The enforceability of tenants rights (part 1)
CITATION: Van Der Walt, A.J. & Maass, S. 2012. The enforceability of tenants' rights (part 1). Journal of South African Law / Tydskrif vir die Suid-Afrikaanse Reg, 2012(1):35-52.
The original publication is available at https://journals.co.za/content/journal/ju_tsar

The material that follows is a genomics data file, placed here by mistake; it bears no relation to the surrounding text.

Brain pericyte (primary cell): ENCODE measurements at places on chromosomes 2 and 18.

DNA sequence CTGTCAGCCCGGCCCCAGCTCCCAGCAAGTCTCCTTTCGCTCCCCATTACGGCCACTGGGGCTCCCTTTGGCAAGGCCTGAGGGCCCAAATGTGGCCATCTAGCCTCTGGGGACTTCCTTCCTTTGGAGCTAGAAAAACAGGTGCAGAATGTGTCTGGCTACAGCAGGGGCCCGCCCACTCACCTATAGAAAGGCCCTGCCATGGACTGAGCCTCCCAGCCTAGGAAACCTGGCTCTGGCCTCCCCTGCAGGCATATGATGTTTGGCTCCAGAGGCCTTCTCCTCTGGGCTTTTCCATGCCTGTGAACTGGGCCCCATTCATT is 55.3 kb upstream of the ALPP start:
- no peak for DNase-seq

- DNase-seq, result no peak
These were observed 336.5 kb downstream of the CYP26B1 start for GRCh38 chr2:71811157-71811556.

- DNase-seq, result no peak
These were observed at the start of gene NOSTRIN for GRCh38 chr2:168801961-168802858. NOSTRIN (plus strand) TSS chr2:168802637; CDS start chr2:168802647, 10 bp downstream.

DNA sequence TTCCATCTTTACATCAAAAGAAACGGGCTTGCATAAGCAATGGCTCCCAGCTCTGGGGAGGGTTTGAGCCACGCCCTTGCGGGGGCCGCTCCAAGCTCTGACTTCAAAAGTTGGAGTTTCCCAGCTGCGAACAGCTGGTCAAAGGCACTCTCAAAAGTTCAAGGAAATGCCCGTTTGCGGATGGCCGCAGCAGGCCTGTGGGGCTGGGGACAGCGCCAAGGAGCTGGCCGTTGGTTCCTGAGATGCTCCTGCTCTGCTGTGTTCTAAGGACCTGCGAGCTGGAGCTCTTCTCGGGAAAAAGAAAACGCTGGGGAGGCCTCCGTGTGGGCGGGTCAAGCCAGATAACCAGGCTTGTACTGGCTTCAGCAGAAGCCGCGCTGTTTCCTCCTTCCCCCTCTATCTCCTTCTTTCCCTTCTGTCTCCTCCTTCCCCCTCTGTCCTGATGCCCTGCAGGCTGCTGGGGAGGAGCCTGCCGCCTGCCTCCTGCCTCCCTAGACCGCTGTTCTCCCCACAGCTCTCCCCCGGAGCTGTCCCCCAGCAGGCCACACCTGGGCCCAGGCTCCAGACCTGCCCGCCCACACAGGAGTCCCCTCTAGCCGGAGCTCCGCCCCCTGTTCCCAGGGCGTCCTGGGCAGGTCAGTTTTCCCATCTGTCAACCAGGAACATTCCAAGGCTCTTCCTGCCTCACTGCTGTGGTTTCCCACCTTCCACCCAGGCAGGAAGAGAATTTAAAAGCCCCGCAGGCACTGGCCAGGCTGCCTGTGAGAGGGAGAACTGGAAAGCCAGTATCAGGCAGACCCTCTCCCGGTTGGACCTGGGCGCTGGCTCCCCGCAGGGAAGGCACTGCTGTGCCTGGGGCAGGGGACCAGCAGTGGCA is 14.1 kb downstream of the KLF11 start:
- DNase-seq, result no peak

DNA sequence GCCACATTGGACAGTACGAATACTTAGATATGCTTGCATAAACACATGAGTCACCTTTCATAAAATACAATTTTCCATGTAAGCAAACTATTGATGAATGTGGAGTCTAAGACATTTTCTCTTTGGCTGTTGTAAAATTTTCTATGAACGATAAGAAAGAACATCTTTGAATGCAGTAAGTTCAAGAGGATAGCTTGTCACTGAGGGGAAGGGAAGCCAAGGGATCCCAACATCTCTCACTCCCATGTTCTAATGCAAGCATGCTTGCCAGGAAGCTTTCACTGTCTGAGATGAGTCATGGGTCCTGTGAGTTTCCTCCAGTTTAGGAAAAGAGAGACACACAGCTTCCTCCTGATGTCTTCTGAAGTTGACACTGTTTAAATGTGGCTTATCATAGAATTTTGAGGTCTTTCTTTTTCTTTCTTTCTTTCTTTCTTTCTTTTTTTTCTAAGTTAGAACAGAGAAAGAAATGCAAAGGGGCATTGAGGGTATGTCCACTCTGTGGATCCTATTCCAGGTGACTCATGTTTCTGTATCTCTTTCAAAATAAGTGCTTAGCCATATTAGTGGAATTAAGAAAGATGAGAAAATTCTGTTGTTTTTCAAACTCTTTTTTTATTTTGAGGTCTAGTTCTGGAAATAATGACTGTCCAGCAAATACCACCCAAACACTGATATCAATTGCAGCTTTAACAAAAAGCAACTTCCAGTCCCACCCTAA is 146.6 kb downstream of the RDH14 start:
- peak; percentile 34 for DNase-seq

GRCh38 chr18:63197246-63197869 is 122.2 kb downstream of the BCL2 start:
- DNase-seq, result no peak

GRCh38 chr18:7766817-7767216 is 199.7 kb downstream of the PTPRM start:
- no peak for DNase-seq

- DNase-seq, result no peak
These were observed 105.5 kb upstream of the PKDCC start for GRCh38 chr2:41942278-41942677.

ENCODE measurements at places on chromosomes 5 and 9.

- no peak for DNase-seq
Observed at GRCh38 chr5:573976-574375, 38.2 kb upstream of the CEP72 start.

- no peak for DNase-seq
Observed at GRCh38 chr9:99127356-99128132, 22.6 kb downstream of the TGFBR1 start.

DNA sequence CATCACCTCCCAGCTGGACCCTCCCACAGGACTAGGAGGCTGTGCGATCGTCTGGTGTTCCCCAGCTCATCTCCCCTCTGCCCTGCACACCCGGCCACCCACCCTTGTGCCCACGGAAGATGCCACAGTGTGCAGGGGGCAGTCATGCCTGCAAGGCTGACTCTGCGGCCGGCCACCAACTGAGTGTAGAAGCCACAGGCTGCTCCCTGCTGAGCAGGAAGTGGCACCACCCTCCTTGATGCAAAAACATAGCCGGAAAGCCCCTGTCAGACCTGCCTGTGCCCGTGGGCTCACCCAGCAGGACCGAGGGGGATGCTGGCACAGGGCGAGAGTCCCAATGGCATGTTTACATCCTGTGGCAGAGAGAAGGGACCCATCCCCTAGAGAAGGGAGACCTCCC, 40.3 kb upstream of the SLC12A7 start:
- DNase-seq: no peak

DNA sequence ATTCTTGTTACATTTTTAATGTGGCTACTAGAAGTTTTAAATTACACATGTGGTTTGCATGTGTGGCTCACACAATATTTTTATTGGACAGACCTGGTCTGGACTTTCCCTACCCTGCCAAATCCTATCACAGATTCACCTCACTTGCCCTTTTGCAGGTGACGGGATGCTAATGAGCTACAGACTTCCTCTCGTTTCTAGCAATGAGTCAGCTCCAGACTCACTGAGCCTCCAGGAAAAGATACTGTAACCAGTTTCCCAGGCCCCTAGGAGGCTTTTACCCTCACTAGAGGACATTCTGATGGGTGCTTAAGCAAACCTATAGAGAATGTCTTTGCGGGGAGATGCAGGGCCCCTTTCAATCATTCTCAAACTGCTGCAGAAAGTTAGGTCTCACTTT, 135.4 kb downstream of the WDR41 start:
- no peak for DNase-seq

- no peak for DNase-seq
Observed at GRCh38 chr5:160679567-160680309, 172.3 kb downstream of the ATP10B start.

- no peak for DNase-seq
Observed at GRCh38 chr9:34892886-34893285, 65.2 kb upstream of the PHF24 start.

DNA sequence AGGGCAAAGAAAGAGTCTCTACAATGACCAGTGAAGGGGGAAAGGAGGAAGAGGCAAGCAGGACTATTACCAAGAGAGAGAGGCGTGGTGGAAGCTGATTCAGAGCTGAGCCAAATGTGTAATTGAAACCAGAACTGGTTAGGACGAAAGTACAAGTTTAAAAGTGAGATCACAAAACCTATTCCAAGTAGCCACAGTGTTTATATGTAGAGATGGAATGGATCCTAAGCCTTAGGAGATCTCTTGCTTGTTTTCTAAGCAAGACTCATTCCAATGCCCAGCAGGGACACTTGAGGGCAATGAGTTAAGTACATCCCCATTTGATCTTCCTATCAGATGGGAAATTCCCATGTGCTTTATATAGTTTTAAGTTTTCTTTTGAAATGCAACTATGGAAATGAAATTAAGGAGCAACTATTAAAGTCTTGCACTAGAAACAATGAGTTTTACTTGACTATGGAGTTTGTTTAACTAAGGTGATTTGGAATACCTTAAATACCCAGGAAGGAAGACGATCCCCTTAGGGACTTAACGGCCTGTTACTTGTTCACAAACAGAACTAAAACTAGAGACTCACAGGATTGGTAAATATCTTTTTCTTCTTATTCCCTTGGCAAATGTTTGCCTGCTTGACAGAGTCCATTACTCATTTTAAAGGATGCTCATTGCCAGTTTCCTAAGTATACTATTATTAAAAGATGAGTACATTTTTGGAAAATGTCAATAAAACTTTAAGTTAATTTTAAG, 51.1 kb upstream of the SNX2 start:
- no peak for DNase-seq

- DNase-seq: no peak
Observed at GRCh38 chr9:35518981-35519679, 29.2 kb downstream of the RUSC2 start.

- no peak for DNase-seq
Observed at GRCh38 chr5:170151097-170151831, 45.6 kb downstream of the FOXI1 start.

The purpose of the article is ultimately to align our current understanding of the nature of tenants' rights, according to basic common-law property principles, with their nature and role in the new constitutional dispensation. We consider this a worthwhile exercise in view of the question, emerging from constitutional law rather than property law or landlord-tenant law, whether the holders of short-term and unregistered long-term residential tenancies should enjoy the benefits of section 25(6) of the 1996 constitution. Section 25(6) provides that a person or community whose tenure of land is legally insecure as a result of past racially discriminatory laws or practices is entitled, to the extent provided by an act of parliament, either to tenure which is legally secure or to comparable redress. If this provision applies to holders of short-term residential tenancies, tenants whose current position is particularly vulnerable because of past racial discrimination might be able to challenge current landlord-tenant legislation for being inadequate in view of the constitutional provision.